MEDITATION: THE INWARD ART by Bradford Smith

MEDITATION: THE INWARD ART

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KIRKUS REVIEW

Suakerite Smith's big book on meditation sounds often like Mrs. Lindbergh's small one, Gift From the Sea, though without the womanly poetics. For Smith, meditation is the meaning of man's nature and his link with the divine. God speaks to all men, atheists or believers, if man but listens. The methods of meditation are manifold: there's symbolic thinking (making the commonplace sacramental), acrostics (keep saying: Life is Love with Intelligence), parables (out of evil good can come-for whom did Adam's sons marry?); there are also breathing exercises (take one big breath and merge with existence). Among the devotional delights are beautiful, brilliant quotations: from the Bible, from Emerson, Gandhi, Tillich, Berdyaev, from the Gita, from Yoga and from Zen. ""All is one, one is none, none is all"", so says a Zen paradox. We must realize the infinite self, but the deepest self is that self we share with all. Mysticism is the universal religion; not dualism, not creedal differences, but a complex unity is the ground of being. God can be many gods (East) as well as one (West). God appears repeatedly if He appears at all. An inspirational guide, a non-denominational feast.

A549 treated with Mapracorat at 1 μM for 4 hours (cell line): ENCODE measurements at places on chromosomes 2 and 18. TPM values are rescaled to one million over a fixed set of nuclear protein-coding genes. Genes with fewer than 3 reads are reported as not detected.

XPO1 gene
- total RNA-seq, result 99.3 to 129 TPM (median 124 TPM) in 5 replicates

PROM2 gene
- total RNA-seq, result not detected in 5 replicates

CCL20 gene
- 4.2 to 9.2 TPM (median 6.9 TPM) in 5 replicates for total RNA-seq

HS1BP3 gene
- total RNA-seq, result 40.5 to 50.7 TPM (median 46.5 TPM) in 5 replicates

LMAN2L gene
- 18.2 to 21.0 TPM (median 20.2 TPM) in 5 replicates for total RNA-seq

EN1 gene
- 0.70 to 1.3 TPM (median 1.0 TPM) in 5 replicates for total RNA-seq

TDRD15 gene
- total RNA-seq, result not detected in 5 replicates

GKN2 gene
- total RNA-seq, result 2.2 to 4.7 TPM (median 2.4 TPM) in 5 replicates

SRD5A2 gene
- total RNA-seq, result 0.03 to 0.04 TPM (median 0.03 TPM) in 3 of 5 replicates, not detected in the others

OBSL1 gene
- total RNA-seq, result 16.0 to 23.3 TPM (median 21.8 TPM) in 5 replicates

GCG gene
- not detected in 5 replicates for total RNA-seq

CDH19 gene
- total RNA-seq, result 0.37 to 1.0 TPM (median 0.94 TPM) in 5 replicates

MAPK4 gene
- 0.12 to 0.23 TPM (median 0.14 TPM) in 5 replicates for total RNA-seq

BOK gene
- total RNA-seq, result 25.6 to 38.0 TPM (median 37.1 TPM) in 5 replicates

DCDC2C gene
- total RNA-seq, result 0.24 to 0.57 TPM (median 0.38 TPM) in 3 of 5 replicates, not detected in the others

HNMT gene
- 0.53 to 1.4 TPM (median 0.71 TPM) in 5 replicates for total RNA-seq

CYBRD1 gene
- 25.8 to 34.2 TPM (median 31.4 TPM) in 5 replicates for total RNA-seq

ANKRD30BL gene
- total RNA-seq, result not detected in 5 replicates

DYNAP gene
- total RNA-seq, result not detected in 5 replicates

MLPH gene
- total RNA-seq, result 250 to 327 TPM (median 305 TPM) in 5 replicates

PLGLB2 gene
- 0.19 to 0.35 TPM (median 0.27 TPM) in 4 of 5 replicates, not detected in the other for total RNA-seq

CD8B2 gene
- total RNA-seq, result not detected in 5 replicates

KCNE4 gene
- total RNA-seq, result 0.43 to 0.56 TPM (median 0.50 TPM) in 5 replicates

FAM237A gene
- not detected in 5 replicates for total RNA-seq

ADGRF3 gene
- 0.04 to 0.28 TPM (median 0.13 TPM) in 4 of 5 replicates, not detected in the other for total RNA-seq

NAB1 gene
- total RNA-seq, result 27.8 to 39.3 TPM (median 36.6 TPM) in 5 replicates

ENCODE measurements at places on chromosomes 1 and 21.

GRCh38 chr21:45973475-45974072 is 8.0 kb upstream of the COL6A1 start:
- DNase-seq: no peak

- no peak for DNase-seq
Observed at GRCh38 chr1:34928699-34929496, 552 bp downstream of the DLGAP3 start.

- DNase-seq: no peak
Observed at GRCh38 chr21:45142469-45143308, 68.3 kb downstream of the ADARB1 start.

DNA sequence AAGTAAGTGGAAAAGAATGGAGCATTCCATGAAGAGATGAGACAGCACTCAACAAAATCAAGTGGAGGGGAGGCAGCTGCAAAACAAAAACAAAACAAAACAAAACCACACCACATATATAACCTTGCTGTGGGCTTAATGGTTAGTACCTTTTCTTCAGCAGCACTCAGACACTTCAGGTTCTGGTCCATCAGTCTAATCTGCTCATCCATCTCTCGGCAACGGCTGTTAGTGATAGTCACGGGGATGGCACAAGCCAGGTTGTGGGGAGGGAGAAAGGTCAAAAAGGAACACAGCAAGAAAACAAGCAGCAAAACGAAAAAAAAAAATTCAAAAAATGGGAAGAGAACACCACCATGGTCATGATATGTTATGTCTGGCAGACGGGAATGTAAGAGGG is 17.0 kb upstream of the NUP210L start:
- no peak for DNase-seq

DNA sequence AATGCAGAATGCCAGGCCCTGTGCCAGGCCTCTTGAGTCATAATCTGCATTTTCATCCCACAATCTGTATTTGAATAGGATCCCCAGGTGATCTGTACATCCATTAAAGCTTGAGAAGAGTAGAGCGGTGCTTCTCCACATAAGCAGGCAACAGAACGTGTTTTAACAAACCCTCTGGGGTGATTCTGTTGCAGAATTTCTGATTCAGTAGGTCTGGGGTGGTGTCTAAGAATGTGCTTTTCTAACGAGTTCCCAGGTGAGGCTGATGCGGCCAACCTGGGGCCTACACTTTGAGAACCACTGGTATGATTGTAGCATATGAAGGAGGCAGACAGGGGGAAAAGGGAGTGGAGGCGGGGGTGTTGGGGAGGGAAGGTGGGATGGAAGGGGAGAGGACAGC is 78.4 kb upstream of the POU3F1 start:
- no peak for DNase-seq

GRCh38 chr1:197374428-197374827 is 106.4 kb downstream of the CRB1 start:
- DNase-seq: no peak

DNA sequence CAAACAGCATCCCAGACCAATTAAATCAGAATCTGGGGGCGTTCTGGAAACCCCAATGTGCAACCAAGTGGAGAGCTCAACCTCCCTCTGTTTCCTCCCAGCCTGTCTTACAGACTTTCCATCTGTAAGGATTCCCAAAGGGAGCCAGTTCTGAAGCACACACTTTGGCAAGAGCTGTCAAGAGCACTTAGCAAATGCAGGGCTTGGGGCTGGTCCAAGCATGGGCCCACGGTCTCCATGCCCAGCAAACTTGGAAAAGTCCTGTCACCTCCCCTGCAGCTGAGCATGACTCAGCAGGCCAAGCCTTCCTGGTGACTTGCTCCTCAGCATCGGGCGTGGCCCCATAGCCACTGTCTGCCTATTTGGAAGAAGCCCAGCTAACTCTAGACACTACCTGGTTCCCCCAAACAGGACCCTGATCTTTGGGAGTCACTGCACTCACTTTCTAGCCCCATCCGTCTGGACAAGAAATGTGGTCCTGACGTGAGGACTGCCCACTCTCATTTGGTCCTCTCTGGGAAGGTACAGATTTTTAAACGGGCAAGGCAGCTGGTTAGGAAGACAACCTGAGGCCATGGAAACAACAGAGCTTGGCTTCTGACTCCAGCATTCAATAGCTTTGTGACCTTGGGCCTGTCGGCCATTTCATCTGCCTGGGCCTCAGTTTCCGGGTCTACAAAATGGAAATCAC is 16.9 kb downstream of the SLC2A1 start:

Pub Date: Aug. 16th, 1963
Publisher: Lippincott